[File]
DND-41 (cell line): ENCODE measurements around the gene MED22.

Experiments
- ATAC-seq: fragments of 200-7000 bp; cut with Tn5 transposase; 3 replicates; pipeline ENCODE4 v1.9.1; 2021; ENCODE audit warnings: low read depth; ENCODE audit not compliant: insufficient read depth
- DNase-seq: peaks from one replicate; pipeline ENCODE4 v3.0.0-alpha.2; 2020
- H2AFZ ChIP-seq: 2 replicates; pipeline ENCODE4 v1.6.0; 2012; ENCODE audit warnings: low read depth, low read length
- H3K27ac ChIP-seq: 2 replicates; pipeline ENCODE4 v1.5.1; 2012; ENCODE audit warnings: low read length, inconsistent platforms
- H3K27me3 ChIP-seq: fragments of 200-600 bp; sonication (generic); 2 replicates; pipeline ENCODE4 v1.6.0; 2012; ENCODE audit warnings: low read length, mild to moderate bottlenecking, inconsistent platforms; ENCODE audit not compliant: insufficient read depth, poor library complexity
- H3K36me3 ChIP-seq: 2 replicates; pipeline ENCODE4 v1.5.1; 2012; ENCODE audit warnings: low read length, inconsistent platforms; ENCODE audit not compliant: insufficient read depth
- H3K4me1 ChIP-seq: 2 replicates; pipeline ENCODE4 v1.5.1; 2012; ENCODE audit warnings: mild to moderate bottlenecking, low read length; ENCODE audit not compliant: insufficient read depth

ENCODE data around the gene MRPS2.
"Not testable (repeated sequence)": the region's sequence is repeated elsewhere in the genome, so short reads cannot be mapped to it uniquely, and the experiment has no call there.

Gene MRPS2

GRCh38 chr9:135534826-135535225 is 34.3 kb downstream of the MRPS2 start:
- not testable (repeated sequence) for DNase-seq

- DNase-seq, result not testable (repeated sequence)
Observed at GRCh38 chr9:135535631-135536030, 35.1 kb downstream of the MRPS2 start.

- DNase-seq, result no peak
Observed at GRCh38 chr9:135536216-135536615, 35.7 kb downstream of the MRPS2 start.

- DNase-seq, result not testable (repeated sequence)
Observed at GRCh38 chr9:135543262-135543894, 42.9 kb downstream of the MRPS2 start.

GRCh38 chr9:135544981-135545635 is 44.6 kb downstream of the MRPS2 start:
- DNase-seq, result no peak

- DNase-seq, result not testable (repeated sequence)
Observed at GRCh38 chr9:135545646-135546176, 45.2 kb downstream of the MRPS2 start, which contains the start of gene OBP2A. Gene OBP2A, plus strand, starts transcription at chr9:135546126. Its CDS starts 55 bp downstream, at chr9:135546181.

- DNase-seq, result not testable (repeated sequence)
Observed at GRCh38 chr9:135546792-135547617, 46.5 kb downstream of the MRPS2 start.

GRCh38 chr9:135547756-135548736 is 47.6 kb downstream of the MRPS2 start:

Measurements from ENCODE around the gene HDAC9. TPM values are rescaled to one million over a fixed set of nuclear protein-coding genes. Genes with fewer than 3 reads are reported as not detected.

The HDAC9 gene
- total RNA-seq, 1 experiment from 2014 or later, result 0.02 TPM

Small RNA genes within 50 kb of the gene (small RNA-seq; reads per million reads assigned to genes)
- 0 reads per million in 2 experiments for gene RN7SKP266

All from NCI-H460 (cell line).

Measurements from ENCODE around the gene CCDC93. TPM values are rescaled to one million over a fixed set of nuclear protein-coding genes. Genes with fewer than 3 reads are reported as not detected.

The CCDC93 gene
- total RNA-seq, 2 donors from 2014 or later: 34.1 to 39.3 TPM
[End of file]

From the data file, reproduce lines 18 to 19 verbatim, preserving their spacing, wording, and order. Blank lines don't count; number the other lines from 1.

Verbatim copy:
Observed at GRCh38 chr9:135536216-135536615, 35.7 kb downstream of the MRPS2 start.

- DNase-seq, result not testable (repeated sequence)